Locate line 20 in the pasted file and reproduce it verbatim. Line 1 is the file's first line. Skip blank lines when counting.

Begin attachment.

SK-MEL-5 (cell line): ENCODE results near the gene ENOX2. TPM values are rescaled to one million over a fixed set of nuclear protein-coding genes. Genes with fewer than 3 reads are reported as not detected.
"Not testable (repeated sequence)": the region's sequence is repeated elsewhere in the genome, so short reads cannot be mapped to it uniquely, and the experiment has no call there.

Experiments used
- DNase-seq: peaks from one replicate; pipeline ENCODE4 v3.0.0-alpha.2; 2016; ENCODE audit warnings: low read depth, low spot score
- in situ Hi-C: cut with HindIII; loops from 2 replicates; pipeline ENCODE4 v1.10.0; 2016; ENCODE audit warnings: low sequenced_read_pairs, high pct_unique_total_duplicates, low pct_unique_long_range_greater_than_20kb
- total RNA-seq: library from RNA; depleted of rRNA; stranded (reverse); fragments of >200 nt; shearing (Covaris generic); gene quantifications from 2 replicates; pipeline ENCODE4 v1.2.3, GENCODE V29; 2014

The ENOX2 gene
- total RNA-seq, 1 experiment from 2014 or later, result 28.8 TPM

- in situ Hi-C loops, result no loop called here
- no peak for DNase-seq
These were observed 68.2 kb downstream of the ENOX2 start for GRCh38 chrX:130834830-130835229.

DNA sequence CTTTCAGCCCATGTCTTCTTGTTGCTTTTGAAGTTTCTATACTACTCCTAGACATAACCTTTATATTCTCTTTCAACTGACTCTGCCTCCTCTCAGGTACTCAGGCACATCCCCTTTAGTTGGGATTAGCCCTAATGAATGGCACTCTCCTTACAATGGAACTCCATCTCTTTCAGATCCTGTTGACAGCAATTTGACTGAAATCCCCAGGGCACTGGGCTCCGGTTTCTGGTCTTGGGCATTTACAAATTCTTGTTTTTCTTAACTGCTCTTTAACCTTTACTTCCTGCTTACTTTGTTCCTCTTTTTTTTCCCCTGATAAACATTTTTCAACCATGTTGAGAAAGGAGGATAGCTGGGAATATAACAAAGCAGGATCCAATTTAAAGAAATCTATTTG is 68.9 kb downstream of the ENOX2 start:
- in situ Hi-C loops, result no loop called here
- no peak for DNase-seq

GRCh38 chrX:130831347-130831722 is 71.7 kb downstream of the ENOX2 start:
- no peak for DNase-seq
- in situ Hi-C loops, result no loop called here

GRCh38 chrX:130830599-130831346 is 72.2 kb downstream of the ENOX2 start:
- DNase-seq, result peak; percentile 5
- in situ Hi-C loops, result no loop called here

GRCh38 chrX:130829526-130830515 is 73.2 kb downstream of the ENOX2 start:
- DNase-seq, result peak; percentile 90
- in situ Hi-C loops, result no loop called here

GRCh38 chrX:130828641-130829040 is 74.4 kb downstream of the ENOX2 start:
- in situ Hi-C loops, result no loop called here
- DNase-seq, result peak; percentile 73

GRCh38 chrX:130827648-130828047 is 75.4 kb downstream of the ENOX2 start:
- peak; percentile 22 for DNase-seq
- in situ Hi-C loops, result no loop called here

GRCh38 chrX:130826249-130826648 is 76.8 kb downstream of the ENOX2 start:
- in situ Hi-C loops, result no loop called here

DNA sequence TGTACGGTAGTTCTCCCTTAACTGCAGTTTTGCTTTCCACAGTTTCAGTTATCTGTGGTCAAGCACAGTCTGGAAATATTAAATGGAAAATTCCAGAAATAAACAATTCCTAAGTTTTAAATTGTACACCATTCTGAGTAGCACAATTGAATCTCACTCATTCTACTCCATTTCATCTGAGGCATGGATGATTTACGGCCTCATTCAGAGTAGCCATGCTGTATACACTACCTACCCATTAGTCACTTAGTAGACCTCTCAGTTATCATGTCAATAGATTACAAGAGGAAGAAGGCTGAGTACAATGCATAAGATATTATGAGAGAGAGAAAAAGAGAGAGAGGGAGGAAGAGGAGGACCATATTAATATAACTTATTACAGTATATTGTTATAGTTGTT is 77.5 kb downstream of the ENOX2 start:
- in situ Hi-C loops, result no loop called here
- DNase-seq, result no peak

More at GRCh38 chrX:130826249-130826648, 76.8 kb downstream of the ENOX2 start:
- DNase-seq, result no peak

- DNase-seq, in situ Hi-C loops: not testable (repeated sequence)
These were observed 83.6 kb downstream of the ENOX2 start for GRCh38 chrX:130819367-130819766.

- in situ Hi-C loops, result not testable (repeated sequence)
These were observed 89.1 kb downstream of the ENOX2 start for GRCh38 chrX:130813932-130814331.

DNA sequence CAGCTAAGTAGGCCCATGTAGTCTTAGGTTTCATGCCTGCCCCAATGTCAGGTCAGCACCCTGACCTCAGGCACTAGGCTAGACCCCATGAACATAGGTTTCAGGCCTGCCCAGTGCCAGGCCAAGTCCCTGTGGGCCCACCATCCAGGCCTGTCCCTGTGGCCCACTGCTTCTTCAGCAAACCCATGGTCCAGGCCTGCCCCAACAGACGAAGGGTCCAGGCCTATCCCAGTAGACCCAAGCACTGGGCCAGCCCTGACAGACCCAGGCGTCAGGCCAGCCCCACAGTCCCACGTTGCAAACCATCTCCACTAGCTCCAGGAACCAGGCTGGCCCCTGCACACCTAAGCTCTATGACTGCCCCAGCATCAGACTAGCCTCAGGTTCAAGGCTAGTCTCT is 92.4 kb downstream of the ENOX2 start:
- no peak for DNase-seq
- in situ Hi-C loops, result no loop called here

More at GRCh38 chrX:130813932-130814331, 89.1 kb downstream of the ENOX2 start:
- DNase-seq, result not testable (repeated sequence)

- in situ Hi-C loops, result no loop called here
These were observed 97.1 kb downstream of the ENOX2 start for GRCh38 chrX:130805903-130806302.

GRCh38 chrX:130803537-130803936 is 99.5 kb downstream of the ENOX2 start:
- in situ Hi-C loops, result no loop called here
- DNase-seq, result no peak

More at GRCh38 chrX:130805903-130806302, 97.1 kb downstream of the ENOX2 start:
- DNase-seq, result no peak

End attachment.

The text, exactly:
- in situ Hi-C loops, result no loop called here